Caitlin Beck is a JD/MSW student who grew up in West Milford, N.J. She has been called to social work by a desire to answer the questions of “how do we alleviate suffering and how do we serve those who are most in need of being served?” She received dual Bachelor’s degrees in theology and biblical studies from Eastern University. Beck deeply values the experience she received from her undergraduate studies and recognizes it can, at times, be a bit too abstract to make a tangible impact in the way that she desires. To build upon the foundation she has established, she decided to pursue an MSW as a means to get more involved with serving others. After completing her first year of the program, she is happy with her decision.
Beck discusses how she was working an entry-level job in a homeless shelter after undergrad. While she was there, she realized she wanted to work on systemic issues at the source, rather than just addressing symptoms of the issue. She states, “I realized I needed to use my mind and not be just hands and feet, but tackle injustices that are larger than just feeding people. I asked myself ‘where can I study how to connect people with resources?’” She concluded that an MSW would be the right fit for accomplishing her goals. She goes on to say, “When I think of social work, particularly in relation to other fields, I think that social work is systems based; so when it’s at its best it’s trying to pursue every aspect of the individual amidst a community, amidst a world that has particular paradigms set in place. Social work is trying to understand all of those pieces. It’s not that we’re better than other related fields, we just start from a different place.”
One of Beck’s close friends - who is an alumnus of UB's MSW program - boasted of the quality of the faculty in the program as Beck was making her initial decision to apply. While reflecting on her experience in the program so far, Beck agrees with her friend’s assessment. She specifically singles out professors Denise Krause and Chris St. Vil and says, “I can go into office hours with someone like (them) and come out feeling ‘yup, I am changed.’ I don’t always come out with solutions, but I come out with my mind being broader and my understanding is deeper.”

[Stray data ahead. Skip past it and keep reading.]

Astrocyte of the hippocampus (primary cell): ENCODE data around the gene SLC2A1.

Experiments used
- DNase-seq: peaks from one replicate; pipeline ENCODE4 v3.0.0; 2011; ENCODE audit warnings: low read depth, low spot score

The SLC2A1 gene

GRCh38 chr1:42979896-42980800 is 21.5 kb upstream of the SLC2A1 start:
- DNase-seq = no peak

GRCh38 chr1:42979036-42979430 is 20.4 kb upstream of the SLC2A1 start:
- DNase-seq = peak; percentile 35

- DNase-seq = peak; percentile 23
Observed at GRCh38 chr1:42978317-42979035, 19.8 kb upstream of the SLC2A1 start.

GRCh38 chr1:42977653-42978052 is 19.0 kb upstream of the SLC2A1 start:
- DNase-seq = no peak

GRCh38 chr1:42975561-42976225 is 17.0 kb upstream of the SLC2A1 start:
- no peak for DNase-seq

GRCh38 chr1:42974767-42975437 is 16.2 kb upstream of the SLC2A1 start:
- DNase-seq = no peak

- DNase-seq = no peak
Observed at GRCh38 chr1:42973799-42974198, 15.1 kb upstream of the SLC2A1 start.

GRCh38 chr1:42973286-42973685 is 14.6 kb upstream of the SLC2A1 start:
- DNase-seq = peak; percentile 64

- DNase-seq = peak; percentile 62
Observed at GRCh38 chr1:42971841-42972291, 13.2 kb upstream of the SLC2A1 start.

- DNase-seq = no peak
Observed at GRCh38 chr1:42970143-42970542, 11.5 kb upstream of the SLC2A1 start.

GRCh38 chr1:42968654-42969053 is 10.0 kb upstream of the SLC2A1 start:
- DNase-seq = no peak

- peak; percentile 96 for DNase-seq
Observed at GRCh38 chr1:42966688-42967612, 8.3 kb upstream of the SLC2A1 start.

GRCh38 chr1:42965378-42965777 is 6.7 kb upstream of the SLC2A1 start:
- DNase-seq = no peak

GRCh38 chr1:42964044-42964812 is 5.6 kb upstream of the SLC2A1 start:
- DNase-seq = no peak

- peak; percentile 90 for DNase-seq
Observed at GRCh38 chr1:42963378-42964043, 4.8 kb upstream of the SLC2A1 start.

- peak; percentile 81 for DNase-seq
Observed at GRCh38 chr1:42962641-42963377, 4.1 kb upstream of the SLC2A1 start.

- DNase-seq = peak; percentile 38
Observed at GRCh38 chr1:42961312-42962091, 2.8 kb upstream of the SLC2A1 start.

Beck’s experience at her field placement was especially transformative for her and contributed to her decision to pursue her JD in addition to her MSW. She echoes a common sentiment heard in the school that, “field put real meat on the bones of things I had been learning in my classes.” While working with a family in the foster care system, she gained firsthand experience interacting with the judicial system and discovered opportunities to improve it. She elaborates, “I learned how trying and hard it is for families to be in the judicial system and how I want to make that system better. So that’s why I decided to not just go for the MSW, but the JD/MSW, which I’ll be starting in the fall.”
Beck took a non-traditional path to entering the JD/MSW program and when asked to discuss what she wants to do with the powerful combination of degrees she explains, “I feel very passionate about those who are given punishments that are too strong for what they are accused of.” She takes a pragmatic approach in her desire to “defend the drug dealer” and says, “I want to defend the person who is probably guilty of their crime, but the punishment is unjust.” In the long run, Beck hopes to see herself working on improving policies on the macro level. Showing a humble wisdom, she acknowledges that she needs to get more experience before she feels ready to develop policy overhauls. She continues, “I think in order to write policy well you need to be part of the system you’re writing policy for first and so I’d like to get my hands dirty first and then I’d like to see what I can change about the policies that I find very frustrating.”
As someone who is led by a “joy of doing good for the world” Beck believes she can, “in some small way, change the systems by being a part of as many systems as possible.”